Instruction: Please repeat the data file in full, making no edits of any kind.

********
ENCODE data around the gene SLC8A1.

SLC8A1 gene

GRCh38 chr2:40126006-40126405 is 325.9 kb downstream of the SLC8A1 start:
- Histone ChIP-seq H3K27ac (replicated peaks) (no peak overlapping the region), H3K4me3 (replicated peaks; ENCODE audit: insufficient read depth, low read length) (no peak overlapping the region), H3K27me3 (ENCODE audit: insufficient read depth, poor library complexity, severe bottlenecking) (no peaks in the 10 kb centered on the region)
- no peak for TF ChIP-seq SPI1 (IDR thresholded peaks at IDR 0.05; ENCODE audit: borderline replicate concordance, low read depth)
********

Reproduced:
ENCODE data around the gene SLC8A1.

SLC8A1 gene

GRCh38 chr2:40126006-40126405 is 325.9 kb downstream of the SLC8A1 start:
- Histone ChIP-seq H3K27ac (replicated peaks) (no peak overlapping the region), H3K4me3 (replicated peaks; ENCODE audit: insufficient read depth, low read length) (no peak overlapping the region), H3K27me3 (ENCODE audit: insufficient read depth, poor library complexity, severe bottlenecking) (no peaks in the 10 kb centered on the region)
- no peak for TF ChIP-seq SPI1 (IDR thresholded peaks at IDR 0.05; ENCODE audit: borderline replicate concordance, low read depth)